On a related note about the 3¢ Banknote cover just mentioned.
Sometimes there are other attributes about the cover that can help you. For example, #158 was printed in 1873 by the Continental Banknote Company. Scott #184 was printed in 1879 by the National Banknote Company. If this cover had a postmark with a year date of, say, 1875 – then this cover could not possibly be #184. Alas, the cover my customer sent to me had no year date in the postmark. Rats!
Before you go removing stamps from covers for identification, sometimes there may be other characteristics about the cover, such as the postmark, that can aid you in identification.
Be careful though, because sometimes you can be fooled. In this case, suppose there was a letter inside the envelope to Aunt Minnie. The letter is dated July 15, 1875. So that makes this cover #158, right? That is a strong maybe, but not a guarantee. Unless there was something unusual about the letter, it’s impossible to tell if the letter originated with the cover. What if someone read the letter and put it back into the wrong envelope?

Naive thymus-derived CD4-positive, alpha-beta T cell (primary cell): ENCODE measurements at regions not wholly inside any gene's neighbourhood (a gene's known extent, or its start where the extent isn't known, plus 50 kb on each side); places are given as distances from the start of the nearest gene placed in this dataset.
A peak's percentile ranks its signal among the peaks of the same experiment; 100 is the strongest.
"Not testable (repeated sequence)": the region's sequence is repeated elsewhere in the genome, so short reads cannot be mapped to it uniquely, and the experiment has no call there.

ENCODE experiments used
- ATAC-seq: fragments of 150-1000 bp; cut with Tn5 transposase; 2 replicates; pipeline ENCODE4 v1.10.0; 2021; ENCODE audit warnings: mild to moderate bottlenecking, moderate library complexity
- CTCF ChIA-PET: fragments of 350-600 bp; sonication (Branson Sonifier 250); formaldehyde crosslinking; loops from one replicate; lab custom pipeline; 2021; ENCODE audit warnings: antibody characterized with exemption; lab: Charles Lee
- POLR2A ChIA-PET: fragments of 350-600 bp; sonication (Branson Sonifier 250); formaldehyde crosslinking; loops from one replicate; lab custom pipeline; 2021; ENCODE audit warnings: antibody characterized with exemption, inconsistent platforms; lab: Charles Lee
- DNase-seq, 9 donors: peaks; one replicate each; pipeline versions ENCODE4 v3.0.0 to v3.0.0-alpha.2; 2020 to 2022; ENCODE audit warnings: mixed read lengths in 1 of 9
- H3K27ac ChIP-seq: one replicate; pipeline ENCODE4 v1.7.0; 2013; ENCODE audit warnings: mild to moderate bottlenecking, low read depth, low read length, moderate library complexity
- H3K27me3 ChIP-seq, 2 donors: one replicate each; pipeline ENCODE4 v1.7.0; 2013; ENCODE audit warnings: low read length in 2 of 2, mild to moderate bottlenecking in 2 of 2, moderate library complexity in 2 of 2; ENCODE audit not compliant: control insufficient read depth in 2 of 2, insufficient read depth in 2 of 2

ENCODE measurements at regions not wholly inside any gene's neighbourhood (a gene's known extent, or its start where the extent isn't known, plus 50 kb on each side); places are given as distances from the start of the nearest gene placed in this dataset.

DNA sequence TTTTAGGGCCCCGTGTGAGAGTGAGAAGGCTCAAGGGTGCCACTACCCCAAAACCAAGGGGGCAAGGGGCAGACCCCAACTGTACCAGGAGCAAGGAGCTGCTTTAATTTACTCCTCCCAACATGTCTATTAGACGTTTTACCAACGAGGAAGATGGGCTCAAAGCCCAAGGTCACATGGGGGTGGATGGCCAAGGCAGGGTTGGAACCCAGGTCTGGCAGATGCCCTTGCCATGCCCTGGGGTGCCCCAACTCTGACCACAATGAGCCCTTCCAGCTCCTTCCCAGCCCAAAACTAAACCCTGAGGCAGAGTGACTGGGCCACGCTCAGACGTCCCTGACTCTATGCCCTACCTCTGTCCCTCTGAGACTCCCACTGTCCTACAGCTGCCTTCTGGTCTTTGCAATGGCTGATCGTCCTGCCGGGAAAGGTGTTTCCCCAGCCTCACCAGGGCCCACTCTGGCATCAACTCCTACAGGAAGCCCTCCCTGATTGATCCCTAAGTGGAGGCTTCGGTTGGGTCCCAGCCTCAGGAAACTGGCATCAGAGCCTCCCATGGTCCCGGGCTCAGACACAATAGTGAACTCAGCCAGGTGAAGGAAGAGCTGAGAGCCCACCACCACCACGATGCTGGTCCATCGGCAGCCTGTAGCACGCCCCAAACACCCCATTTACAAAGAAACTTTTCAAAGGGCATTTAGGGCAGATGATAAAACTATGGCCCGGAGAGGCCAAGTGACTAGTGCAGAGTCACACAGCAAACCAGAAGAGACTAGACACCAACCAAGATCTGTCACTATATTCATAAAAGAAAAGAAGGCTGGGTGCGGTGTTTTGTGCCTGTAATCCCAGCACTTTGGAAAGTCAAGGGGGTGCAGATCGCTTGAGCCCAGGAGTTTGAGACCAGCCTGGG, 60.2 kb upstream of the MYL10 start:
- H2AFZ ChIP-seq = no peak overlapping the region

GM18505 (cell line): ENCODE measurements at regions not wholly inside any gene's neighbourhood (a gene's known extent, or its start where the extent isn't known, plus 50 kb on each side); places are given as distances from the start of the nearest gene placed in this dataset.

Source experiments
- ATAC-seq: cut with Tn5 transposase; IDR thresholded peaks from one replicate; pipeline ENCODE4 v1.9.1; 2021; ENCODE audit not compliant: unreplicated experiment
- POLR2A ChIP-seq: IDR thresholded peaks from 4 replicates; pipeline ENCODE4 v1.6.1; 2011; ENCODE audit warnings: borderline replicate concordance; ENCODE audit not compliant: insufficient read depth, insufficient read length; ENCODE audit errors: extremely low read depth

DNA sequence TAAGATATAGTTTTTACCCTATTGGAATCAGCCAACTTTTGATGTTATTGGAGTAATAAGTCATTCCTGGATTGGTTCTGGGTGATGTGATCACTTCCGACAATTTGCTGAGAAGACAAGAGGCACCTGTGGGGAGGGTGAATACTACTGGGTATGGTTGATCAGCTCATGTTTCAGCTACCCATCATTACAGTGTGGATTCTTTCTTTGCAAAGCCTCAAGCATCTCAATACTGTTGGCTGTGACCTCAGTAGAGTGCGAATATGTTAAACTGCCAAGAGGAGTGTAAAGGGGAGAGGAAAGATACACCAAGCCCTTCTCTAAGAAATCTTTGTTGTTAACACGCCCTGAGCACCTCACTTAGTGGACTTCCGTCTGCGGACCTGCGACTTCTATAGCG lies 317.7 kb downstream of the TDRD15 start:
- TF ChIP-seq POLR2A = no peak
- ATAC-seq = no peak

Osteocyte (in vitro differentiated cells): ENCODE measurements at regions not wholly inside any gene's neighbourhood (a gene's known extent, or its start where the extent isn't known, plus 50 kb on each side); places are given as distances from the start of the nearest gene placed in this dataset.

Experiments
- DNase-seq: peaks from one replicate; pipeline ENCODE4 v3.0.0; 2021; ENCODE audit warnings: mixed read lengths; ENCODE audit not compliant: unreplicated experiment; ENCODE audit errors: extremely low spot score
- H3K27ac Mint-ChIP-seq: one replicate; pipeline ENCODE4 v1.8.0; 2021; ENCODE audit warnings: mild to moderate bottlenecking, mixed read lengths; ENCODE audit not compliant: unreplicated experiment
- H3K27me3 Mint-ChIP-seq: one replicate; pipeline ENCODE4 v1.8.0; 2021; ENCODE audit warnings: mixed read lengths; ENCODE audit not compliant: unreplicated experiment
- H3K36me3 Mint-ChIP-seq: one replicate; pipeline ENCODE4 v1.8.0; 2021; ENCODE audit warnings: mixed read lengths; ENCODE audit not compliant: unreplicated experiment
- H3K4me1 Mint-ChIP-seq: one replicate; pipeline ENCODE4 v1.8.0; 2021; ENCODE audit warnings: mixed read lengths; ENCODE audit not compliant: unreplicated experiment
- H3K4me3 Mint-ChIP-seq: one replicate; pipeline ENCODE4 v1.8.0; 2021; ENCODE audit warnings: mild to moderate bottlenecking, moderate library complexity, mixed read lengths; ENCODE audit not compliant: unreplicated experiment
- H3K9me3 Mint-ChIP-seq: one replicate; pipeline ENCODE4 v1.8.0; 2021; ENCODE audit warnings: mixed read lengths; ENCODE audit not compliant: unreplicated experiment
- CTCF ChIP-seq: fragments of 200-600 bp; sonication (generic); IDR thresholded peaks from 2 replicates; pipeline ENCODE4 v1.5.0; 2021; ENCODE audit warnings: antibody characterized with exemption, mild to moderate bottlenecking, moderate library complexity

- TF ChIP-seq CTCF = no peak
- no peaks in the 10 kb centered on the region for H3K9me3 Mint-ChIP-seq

Now, if the writer said, “Hi Aunt Minnie. I’m visiting Clara in Buffalo, NY and we’re going to the 1901 Pan Pacific exposition …” and the cover was postmarked in Buffalo and the envelope had a printed corner card for the Pan Pacific exposition, then yes, it’s almost a sure bet that this cover originated in that envelope. This is going to be the exception that something in the letter helps positively tie it to the cover.
Another possibility is that the cover has a postmark from a post office that closed. Suppose that post office closed in 1875. Again, that means it is not Scott #184 assuming the postmark looks legitimate.
Sometimes the covers can speak volumes to us. Learn to be observant and listen.
I hope this has been insightful. I hope you learned something new today!